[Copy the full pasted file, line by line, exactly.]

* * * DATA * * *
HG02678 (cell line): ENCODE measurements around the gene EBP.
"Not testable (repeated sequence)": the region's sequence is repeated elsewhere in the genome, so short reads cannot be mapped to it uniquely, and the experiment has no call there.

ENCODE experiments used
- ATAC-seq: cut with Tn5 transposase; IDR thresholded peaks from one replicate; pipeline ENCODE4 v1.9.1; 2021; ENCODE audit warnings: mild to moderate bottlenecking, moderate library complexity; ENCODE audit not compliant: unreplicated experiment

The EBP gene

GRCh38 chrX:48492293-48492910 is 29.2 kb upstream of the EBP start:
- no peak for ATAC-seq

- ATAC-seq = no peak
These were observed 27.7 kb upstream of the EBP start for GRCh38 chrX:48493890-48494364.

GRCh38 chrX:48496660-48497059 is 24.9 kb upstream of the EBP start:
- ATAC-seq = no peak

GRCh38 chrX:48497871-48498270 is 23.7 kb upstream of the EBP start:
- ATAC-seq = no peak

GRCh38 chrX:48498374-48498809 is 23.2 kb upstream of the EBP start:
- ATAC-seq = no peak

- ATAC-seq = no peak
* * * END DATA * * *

HG02678 (cell line): ENCODE measurements around the gene EBP.
"Not testable (repeated sequence)": the region's sequence is repeated elsewhere in the genome, so short reads cannot be mapped to it uniquely, and the experiment has no call there.

ENCODE experiments used
- ATAC-seq: cut with Tn5 transposase; IDR thresholded peaks from one replicate; pipeline ENCODE4 v1.9.1; 2021; ENCODE audit warnings: mild to moderate bottlenecking, moderate library complexity; ENCODE audit not compliant: unreplicated experiment

The EBP gene

GRCh38 chrX:48492293-48492910 is 29.2 kb upstream of the EBP start:
- no peak for ATAC-seq

- ATAC-seq = no peak
These were observed 27.7 kb upstream of the EBP start for GRCh38 chrX:48493890-48494364.

GRCh38 chrX:48496660-48497059 is 24.9 kb upstream of the EBP start:
- ATAC-seq = no peak

GRCh38 chrX:48497871-48498270 is 23.7 kb upstream of the EBP start:
- ATAC-seq = no peak

GRCh38 chrX:48498374-48498809 is 23.2 kb upstream of the EBP start:
- ATAC-seq = no peak

- ATAC-seq = no peak